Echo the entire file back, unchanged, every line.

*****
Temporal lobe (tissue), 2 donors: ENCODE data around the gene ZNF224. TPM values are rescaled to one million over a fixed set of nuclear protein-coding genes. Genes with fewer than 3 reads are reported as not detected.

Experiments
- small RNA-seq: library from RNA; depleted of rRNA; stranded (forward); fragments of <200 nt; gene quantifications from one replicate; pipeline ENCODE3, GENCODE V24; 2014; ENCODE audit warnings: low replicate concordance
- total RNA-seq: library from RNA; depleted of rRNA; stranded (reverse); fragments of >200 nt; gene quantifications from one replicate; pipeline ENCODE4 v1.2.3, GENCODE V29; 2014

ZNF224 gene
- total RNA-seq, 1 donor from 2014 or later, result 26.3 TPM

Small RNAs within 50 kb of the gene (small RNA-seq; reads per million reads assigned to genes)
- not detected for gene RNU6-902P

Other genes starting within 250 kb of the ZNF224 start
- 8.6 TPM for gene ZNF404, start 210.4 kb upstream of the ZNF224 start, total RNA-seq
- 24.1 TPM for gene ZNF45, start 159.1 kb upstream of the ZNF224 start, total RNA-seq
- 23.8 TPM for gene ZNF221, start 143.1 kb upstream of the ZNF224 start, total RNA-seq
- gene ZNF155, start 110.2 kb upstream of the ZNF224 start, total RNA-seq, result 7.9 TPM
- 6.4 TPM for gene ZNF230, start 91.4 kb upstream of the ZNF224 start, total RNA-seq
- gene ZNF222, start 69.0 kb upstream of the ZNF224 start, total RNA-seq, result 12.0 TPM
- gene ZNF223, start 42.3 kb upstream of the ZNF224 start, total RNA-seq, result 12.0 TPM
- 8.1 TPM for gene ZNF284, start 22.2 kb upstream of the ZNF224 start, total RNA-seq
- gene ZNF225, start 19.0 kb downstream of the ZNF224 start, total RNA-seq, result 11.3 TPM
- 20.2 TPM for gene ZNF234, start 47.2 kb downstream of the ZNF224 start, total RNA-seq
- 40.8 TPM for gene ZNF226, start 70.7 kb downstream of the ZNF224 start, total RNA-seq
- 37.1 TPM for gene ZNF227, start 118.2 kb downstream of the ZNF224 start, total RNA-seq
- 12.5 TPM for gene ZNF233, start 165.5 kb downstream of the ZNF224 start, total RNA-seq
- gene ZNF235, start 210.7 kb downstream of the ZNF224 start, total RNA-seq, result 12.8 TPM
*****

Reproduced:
Temporal lobe (tissue), 2 donors: ENCODE data around the gene ZNF224. TPM values are rescaled to one million over a fixed set of nuclear protein-coding genes. Genes with fewer than 3 reads are reported as not detected.

Experiments
- small RNA-seq: library from RNA; depleted of rRNA; stranded (forward); fragments of <200 nt; gene quantifications from one replicate; pipeline ENCODE3, GENCODE V24; 2014; ENCODE audit warnings: low replicate concordance
- total RNA-seq: library from RNA; depleted of rRNA; stranded (reverse); fragments of >200 nt; gene quantifications from one replicate; pipeline ENCODE4 v1.2.3, GENCODE V29; 2014

ZNF224 gene
- total RNA-seq, 1 donor from 2014 or later, result 26.3 TPM

Small RNAs within 50 kb of the gene (small RNA-seq; reads per million reads assigned to genes)
- not detected for gene RNU6-902P

Other genes starting within 250 kb of the ZNF224 start
- 8.6 TPM for gene ZNF404, start 210.4 kb upstream of the ZNF224 start, total RNA-seq
- 24.1 TPM for gene ZNF45, start 159.1 kb upstream of the ZNF224 start, total RNA-seq
- 23.8 TPM for gene ZNF221, start 143.1 kb upstream of the ZNF224 start, total RNA-seq
- gene ZNF155, start 110.2 kb upstream of the ZNF224 start, total RNA-seq, result 7.9 TPM
- 6.4 TPM for gene ZNF230, start 91.4 kb upstream of the ZNF224 start, total RNA-seq
- gene ZNF222, start 69.0 kb upstream of the ZNF224 start, total RNA-seq, result 12.0 TPM
- gene ZNF223, start 42.3 kb upstream of the ZNF224 start, total RNA-seq, result 12.0 TPM
- 8.1 TPM for gene ZNF284, start 22.2 kb upstream of the ZNF224 start, total RNA-seq
- gene ZNF225, start 19.0 kb downstream of the ZNF224 start, total RNA-seq, result 11.3 TPM
- 20.2 TPM for gene ZNF234, start 47.2 kb downstream of the ZNF224 start, total RNA-seq
- 40.8 TPM for gene ZNF226, start 70.7 kb downstream of the ZNF224 start, total RNA-seq
- 37.1 TPM for gene ZNF227, start 118.2 kb downstream of the ZNF224 start, total RNA-seq
- 12.5 TPM for gene ZNF233, start 165.5 kb downstream of the ZNF224 start, total RNA-seq
- gene ZNF235, start 210.7 kb downstream of the ZNF224 start, total RNA-seq, result 12.8 TPM